The Commission is empowered by Section 7(e) of the Natural Gas Act to attach reasonable conditions to its issuance of certificates of public convenience and necessity.4 One of the conditions the Commission often attaches is the stipulation of the initial rate. The legislative history of Section 7(e) indicates clearly that Congress intended to give the Commission full scope in scrutinizing the rate structure proposed in passing on the issuance of the certificate. Signal Oil and Gas Co. v. Federal Power Commission, 3 Cir., 1956, 238 F.2d 771, 774, note 3, certiorari denied 1957, 353 U.S. 923, 77 S.Ct. 681, 1 L.Ed.2d 720. In the Signal Oil case, this court reaffirmed the statutory authority of the Commission to impose rate conditions where the public convenience and necessity required it. When the Signal Oil case was before the Commission, it said that the justness and reasonableness of the rate was a 'vital element' in demonstrating 'that the service proposed is or will be required by the present or future public convenience and necessity.' Cities Service Gas Co., 12 P.U.R.3d 3, 14 (1955). According great weight to the initial rates proposed has been the policy of the Commission over the years as is indicated in its annual reports to Congress.5
While the Commission probably should always consider the impact of the proposed initial rate in its determination of public convenience and necessity, we do not reach the question of whether the Commission must fix the initial rate when its inquiry demonstrates that there is a substantial question of the reasonableness of that initial rate. See Oklahoma Natural Gas Co. v. Federal Power Commission, and the dissenting opinion of Judge Bazelon, D.C.Cir., 257 F.2d 634, 642.
In the cases before us, the Commission has left no doubt of the importance and necessity of a consideration of the reasonableness of the proposed initial rate. In its first order issued April 22, 1957, the Commission said:
'The record contains insufficient evidence or testimony, however, on which to base a finding that the public convenience and necessity requires the sale of these volumes of gas at the particular rate level here proposed. The importance of this issue in certificating this sale cannot easily be overemphasized. This is the largest reserve ever committed to one sale. This is the first sale from the newly developed offshore fields from which large proportions of future gas supplies will be taken. This is the highest price level at which the sale of gas to Tennessee Gas has been proposed.
'Those factors make it abundantly evident that, in the public interest, this crucial sale should not be permanently certificated unless the rate level has been shown to be in the public interest.'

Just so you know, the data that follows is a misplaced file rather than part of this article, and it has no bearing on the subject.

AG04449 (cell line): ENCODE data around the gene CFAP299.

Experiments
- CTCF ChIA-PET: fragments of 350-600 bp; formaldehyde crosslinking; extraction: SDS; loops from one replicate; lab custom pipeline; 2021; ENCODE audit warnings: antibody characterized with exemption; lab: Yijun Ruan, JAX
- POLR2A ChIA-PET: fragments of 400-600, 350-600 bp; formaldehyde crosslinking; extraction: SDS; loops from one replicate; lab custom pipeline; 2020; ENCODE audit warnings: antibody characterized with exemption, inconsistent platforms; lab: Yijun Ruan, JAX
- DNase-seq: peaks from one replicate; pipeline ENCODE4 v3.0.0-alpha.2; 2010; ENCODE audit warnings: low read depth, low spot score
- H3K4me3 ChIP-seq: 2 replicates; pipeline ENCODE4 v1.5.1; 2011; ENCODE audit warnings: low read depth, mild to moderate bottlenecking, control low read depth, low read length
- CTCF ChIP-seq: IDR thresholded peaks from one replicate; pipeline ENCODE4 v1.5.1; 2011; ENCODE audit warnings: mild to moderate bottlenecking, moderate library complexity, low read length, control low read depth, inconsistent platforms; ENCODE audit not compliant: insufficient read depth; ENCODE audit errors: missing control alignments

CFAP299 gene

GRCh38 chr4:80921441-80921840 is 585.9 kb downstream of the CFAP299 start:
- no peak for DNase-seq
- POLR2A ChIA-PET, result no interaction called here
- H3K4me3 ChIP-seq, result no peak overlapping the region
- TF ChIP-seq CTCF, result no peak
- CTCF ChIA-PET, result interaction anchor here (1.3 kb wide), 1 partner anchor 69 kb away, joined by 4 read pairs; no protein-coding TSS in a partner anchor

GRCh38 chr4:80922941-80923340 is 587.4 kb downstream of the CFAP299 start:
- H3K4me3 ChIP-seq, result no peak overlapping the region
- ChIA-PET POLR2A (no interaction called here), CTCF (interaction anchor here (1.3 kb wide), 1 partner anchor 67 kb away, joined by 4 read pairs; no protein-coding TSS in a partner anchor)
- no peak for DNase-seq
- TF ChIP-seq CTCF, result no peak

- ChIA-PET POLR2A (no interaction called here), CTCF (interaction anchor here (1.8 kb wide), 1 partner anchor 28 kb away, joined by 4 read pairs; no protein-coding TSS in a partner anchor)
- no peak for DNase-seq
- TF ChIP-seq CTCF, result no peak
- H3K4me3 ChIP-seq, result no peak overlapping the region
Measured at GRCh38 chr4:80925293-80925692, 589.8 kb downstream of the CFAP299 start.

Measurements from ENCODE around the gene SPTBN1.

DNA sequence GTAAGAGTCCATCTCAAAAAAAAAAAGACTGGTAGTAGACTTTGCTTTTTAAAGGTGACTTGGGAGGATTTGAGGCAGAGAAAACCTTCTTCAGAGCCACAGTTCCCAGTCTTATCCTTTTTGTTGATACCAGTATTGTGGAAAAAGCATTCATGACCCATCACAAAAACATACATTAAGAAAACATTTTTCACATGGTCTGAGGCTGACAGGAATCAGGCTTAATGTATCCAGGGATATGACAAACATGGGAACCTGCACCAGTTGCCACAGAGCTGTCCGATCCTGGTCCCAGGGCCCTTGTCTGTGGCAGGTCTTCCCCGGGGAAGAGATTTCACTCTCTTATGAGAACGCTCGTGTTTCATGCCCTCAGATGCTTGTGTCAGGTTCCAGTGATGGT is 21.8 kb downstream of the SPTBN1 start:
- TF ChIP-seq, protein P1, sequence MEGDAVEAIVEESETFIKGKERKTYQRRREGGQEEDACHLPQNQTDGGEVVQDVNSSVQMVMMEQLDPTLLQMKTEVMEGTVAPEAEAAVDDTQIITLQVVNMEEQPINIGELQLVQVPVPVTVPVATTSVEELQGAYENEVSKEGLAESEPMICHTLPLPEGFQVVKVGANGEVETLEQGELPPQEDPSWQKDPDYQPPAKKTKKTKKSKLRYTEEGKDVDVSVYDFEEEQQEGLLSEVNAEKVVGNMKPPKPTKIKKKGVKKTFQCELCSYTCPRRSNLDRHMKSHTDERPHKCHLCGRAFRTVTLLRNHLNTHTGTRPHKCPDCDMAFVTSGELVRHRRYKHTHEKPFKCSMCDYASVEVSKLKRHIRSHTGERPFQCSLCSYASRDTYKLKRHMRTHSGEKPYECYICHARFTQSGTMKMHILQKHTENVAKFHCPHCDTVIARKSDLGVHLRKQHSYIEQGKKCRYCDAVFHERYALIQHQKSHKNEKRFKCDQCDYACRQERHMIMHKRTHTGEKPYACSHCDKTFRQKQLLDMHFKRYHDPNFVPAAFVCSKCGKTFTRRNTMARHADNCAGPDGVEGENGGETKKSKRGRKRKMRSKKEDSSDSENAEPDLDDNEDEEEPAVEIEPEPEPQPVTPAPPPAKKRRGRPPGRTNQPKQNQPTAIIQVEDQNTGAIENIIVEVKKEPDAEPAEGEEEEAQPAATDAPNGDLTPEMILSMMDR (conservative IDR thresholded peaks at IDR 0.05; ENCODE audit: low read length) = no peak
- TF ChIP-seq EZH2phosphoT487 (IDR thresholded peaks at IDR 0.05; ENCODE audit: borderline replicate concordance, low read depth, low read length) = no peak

Again, in its order of May 20, 1957, the Commission said:
'* * * As we have already stated, the record does not contain sufficient evidence on which to base a finding that the public convenience and necessity requires the sale of the gas at that particular rate level. * * *'
It was only after the threat of withholding the gas from the interstate market that the Commission retreated from its previous position and granted the certificates without rate conditions by its order of June 24, 1957.6 Commissioner Connole, in his dissent from this order, puts the problem into sharp focus:
'The record is plain that the controlling reason the parties refuse to submit their contracts to regulatory review in the manner found to be necessary in the public interest is their preference for a proceeding in which the burden would be on the Commission to establish that the rate was more than reasonable. They flatly refuse to submit to one in which the parties would be required to show only that the rate was required by the public convenience and necessity. No citation of authority or reference to regulatory theory is needed to demonstrate that the burden of showing the public convenience and necessity requires a proposed service at a particular price level is on the party seeking to take advantage of the proposed service and not on the tribunal before which the case is to be made. Under the unique conditions found here, the critical importance of that decision is indisputable.'
The Commission defends its action by claiming the right to change its mind just as a court might do on rehearing, citing Cia Mexicana De Gas, S.A. v. Federal Power Commission, 5 Cir., 1948, 167 F.2d 804. The petitioners, however, do not argue to the contrary. Their position is that, since in its first two orders the Commission determined that the record lacked sufficient evidence upon which to base a finding that the sale at the proposed rate would be in the public interest, and as the final order was based upon the same record, there is still insufficient evidence to support such a necessary finding.
The jurisdiction of the Federal Power Commission is entirely statutory. It acts as an arm of Congress, and only as Congress has directed it. It is empowered to grant certificates of public convenience and necessity by Section 7(e) of the Natural Gas Act.